Klyuchevskoy (also spelled Kliuchevskoi) is Kamchatka’s highest and most active volcano. Since its origin about 6000 years ago, the beautifully symmetrical, 4835-m-high basaltic stratovolcano has produced frequent moderate-volume explosive and effusive eruptions without major periods of inactivity. It rises above a saddle NE of sharp-peaked Kamen volcano and lies SE of the broad Ushkovsky massif. More than 100 flank eruptions have occurred during the past roughly 3000 years, with most lateral craters and cones occurring along radial fissures between the unconfined NE-to-SE flanks of the conical volcano between 500 m and 3600 m elevation. The morphology of the 700-m-wide summit crater has been frequently modified by historical eruptions, which have been recorded since the late-17th century. Historical eruptions have originated primarily from the summit crater, but have also included numerous major explosive and effusive eruptions from flank craters.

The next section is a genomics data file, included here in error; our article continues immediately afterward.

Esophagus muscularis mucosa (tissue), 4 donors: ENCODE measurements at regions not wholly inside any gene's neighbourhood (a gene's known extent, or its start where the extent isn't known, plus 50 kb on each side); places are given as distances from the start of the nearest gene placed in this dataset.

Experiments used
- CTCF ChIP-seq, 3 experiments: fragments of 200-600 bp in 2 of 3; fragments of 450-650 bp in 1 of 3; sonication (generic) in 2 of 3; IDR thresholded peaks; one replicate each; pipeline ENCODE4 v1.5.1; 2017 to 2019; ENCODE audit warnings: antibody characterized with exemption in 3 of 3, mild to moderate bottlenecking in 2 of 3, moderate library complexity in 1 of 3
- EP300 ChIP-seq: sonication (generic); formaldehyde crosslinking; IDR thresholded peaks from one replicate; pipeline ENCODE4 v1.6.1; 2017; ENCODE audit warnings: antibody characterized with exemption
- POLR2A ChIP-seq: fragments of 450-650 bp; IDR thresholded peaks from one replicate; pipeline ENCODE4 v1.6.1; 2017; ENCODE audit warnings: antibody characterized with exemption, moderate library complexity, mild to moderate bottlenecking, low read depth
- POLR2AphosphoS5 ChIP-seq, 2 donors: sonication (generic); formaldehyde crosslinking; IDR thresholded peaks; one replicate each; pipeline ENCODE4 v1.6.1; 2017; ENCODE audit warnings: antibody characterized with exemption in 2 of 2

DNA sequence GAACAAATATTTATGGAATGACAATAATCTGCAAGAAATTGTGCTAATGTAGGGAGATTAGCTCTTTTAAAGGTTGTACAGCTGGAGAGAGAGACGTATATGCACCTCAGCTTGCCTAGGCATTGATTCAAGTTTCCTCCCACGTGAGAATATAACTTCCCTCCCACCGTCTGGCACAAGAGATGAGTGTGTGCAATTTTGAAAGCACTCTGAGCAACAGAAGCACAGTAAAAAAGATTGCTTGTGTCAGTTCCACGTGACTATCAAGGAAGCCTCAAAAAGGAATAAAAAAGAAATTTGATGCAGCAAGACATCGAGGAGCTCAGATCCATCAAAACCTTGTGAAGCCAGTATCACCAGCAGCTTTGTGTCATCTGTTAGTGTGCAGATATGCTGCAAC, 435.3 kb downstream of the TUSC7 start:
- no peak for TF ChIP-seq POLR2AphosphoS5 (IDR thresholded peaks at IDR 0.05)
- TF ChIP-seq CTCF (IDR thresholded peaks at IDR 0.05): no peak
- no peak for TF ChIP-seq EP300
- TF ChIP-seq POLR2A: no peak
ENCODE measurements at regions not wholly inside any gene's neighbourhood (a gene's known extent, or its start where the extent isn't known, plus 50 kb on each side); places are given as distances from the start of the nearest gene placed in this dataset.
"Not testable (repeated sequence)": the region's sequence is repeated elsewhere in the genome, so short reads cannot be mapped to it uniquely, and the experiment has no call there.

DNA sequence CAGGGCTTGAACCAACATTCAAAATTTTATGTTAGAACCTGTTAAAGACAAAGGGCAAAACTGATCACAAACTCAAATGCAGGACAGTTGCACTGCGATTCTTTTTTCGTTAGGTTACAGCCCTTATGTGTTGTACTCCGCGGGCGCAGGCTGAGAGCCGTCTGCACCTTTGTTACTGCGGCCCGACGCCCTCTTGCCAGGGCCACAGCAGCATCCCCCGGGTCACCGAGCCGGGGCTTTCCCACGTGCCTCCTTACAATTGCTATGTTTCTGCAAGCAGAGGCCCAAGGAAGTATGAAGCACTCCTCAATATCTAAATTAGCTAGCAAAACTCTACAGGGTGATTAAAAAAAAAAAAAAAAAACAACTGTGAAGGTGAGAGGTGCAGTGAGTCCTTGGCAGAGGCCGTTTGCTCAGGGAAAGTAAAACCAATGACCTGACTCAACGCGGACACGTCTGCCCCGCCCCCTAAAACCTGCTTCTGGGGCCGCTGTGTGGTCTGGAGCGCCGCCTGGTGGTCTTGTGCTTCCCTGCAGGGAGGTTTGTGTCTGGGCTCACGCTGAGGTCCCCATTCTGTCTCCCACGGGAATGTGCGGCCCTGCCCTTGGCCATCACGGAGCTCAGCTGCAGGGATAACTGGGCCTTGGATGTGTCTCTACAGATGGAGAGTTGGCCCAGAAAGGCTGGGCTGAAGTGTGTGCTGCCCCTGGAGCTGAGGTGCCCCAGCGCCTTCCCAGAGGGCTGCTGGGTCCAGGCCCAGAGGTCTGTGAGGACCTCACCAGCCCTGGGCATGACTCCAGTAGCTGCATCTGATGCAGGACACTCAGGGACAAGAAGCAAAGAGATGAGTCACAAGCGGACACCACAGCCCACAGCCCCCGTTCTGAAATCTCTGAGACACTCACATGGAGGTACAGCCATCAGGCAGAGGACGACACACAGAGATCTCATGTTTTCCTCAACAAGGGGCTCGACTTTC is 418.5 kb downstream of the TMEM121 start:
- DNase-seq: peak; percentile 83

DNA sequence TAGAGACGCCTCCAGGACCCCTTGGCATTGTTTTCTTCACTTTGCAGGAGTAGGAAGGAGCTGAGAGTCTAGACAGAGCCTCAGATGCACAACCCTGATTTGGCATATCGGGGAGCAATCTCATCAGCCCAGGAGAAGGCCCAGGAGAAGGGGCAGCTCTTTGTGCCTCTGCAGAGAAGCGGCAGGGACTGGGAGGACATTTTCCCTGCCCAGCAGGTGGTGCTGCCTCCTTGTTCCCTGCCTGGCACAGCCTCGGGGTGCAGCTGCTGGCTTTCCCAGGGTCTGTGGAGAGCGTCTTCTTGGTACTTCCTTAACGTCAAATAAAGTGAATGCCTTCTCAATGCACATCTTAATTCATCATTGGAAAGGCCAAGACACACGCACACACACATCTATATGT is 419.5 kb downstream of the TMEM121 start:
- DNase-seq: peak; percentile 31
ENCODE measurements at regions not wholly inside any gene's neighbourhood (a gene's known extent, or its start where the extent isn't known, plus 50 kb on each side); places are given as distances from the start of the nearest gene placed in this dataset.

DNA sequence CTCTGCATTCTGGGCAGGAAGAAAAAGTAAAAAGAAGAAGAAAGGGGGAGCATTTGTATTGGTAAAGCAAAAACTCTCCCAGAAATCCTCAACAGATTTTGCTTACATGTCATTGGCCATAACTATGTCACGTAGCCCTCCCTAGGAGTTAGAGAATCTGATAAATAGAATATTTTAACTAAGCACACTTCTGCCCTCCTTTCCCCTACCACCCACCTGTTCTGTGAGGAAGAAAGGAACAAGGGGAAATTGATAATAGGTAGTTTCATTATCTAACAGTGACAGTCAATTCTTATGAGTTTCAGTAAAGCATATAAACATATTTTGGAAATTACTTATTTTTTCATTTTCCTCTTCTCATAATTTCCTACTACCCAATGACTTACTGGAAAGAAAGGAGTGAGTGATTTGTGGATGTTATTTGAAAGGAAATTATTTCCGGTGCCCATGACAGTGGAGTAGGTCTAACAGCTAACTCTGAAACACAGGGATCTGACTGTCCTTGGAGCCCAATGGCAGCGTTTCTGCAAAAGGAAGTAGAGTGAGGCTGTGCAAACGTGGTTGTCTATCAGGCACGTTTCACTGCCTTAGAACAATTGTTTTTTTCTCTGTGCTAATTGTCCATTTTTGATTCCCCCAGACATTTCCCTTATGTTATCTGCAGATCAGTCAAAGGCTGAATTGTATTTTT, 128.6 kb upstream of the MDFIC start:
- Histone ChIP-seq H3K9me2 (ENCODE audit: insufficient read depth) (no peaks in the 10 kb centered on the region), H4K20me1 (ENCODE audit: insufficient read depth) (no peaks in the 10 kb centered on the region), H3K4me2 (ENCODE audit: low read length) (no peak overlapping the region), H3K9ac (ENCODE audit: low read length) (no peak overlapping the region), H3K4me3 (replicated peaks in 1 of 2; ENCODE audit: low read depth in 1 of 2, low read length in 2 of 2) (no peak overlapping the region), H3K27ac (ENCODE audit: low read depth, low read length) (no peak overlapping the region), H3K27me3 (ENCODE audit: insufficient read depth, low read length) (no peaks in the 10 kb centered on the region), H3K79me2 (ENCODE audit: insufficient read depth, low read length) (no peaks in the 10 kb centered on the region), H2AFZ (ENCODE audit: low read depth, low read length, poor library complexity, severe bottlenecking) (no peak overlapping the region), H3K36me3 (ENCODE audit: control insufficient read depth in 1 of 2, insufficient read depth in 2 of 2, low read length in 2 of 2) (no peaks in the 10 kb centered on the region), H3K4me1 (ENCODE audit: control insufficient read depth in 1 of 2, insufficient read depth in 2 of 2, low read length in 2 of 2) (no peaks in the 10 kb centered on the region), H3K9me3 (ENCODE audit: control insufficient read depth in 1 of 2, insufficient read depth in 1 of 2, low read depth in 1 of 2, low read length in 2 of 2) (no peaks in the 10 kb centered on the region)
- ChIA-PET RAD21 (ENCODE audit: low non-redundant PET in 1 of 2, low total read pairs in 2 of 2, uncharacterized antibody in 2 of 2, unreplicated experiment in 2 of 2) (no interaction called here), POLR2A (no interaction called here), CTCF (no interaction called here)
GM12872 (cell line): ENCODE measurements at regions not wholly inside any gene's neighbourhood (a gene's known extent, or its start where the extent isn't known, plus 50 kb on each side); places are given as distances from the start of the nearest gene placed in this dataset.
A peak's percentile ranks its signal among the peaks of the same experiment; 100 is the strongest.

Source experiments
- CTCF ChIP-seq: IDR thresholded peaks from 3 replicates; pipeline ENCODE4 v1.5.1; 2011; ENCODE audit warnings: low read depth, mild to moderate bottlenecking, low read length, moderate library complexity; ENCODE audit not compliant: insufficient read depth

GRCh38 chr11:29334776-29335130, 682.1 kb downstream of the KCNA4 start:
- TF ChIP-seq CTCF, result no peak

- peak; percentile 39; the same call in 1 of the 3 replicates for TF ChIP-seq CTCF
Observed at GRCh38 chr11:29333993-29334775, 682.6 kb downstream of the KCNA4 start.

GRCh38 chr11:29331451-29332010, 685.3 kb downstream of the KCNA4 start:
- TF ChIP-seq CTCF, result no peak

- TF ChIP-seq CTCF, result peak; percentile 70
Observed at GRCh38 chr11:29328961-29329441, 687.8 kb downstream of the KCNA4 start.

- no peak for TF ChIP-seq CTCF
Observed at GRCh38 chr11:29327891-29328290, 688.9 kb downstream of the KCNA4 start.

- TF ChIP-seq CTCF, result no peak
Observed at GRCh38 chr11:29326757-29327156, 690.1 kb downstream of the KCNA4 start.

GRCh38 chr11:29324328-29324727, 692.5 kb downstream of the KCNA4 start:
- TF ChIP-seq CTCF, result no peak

Source : Kvert , GVP.
Photo : Yu. Demyanchuk. IVS FEB RAS, KVERT ( Archive)
Philippines , Mayon :
LAHAR ADVISORY FOR MAYON VOLCANO , 21 July 2023, 10:00 AM
Based on its Weather Advisory #5 issued at 11:00 AM on 20 July 2023, the Philippine Atmospheric Geophysical and Astronomical Services Administration (PAGASA) has estimated that a Low Pressure Area (LPA) exists approximately 700 km east of Borongan, Eastern Samar which will bring cloudy skies with scattered rainshowers and thunderstorms across the Bicol Region including Albay Province. It is further expected that the LPA will develop into a Tropical Depression (TD) named “EGAY” which can bring moderate to heavy rain between Sunday (23 July 2023) and Monday (24 July 2023).